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Professor Takes to Police Work

Professor Takes to Police Work

Every day, police officers slide behind the wheel of their cruisers and take command of an array of technology that does everything from operating sirens to accessing computer databases. It requires multi-tasking—sometimes dangerously so.

Warren Harrison knows this firsthand. For the past six years, the PSU computer sciences professor has served as a reserve deputy with the Clackamas County Sheriff's Office. He knows that electronics and computers are essential tools inside the patrol car, but they're distracting when driving. And officers lose access when they step away from their vehicles.

His solution was to create a hands-free, voice interaction system that works up to 100 yards from a patrol car.

Harrison was inspired to do police work following the 9/11 terrorism attacks. "I just felt the need to do something to help make a safer community," he says.

As a skilled software engineer, he initially offered his services to local law enforcement agencies in computer forensics. But he tired of lab work, so he changed course and became a reserve sheriff's deputy. It was during his probationary period with Clackamas County that he came up with the idea of interfacing a voice-activated system with a patrol car's technology.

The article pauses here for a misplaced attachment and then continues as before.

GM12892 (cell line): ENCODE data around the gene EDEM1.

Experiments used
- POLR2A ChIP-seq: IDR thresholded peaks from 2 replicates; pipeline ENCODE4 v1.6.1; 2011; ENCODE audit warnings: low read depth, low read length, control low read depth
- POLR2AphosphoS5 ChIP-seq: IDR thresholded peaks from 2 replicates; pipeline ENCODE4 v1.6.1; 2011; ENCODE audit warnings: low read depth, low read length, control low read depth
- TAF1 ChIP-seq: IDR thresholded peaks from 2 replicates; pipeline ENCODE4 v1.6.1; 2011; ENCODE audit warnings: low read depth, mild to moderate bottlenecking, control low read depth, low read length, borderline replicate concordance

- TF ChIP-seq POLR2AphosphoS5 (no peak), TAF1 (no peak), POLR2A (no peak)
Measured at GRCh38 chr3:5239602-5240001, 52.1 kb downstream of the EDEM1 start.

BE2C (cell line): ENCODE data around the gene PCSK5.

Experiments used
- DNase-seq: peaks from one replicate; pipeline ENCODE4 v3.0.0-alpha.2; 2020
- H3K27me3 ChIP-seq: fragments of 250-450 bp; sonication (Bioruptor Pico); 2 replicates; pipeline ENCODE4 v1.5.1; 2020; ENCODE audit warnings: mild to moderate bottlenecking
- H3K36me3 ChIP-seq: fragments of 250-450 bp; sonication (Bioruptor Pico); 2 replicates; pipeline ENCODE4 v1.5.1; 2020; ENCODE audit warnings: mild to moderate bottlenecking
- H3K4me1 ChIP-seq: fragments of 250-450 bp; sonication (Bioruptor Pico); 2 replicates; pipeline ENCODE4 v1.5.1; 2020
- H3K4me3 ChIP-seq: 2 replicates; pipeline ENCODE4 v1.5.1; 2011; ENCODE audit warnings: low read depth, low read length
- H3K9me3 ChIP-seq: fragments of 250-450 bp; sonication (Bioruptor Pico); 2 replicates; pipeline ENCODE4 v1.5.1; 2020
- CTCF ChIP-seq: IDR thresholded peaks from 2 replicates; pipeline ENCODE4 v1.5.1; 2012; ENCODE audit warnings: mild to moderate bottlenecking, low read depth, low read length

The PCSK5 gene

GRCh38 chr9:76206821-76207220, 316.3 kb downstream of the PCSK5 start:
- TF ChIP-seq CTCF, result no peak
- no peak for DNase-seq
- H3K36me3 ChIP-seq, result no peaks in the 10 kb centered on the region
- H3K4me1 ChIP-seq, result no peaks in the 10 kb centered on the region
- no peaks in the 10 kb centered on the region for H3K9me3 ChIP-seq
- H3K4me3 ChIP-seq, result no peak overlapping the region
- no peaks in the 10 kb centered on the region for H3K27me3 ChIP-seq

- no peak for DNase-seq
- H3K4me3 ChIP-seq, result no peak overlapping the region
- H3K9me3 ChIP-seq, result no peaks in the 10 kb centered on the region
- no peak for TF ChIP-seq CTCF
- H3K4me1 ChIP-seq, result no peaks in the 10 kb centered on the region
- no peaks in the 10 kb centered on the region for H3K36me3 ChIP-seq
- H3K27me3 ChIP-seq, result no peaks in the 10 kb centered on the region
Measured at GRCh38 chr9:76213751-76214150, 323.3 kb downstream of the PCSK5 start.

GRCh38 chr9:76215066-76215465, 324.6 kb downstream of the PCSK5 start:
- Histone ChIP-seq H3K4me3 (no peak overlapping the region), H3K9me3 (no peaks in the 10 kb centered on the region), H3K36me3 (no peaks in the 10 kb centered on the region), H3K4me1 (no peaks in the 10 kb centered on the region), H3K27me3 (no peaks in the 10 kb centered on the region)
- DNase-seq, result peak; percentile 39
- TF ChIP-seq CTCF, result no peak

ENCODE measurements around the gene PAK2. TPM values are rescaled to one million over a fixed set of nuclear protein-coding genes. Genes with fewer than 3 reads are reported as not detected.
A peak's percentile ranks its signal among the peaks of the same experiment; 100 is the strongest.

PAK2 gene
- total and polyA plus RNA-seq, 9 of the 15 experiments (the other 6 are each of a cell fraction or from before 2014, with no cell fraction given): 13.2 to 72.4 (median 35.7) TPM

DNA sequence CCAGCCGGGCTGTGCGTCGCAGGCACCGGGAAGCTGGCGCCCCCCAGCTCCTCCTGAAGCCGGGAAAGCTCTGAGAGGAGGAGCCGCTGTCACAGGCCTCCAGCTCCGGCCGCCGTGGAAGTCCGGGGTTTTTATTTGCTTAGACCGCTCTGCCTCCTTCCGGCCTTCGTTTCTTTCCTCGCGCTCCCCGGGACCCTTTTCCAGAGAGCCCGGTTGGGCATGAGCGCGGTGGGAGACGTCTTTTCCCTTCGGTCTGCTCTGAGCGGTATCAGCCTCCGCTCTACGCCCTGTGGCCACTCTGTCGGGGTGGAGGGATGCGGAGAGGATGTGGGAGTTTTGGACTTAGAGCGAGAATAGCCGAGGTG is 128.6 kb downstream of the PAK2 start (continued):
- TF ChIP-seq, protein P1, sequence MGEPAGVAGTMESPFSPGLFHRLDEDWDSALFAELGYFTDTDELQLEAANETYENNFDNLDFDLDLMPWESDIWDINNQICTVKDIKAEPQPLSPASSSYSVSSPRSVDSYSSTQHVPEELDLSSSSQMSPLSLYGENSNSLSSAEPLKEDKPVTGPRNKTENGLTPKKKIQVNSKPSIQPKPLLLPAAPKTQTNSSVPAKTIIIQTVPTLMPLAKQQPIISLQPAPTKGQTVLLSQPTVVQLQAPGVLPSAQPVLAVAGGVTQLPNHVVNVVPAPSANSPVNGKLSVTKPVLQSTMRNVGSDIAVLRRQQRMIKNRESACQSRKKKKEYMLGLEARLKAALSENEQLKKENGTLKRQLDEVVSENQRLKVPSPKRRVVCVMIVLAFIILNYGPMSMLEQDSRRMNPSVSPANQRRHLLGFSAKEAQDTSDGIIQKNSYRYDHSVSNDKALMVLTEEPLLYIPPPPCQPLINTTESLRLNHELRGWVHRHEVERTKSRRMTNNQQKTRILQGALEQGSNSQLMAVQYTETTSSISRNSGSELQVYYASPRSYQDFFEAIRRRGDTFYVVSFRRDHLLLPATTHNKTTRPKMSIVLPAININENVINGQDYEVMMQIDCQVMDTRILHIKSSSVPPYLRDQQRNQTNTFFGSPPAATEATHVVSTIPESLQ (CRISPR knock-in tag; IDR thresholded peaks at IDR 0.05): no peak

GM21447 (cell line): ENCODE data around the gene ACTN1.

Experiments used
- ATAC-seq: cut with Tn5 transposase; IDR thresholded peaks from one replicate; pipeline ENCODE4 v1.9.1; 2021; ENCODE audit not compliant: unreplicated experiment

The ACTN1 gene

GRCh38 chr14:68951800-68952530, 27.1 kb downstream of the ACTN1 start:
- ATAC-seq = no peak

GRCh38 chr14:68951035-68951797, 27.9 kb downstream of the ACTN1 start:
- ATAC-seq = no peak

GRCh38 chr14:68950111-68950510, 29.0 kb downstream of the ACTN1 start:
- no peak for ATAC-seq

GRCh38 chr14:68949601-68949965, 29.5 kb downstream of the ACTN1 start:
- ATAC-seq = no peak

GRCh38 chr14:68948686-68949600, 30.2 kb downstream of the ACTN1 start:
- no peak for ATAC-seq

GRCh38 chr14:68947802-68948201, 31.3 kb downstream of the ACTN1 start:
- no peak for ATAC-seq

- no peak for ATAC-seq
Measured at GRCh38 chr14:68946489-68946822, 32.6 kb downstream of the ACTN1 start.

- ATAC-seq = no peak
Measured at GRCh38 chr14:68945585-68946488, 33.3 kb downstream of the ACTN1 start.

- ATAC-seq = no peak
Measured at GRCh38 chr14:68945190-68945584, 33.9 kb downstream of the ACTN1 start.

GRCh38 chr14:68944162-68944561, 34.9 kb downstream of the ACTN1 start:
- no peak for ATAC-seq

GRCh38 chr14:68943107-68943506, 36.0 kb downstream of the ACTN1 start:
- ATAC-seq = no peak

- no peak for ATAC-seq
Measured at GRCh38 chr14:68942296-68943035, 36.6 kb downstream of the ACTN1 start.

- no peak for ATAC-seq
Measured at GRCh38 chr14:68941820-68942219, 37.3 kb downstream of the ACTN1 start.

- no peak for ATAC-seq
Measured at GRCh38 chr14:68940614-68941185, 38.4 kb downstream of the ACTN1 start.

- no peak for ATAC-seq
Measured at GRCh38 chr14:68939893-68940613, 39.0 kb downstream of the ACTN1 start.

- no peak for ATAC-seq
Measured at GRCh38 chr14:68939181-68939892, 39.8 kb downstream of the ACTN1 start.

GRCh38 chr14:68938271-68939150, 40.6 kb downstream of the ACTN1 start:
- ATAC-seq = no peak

A grant from the National Institute of Justice allowed Harrison to create a prototype that he and other officers are now testing. Outside their cars, the deputies can send queries for information such as license plate checks directly to their vehicles' computers rather than use a radio to call dispatch.

Harrison is adviser to Diane Jones, a computer science student who built a driving simulator to test the voice recognition software. It will help officers learn to use the system as well as measure the safety benefits of hands-free communication.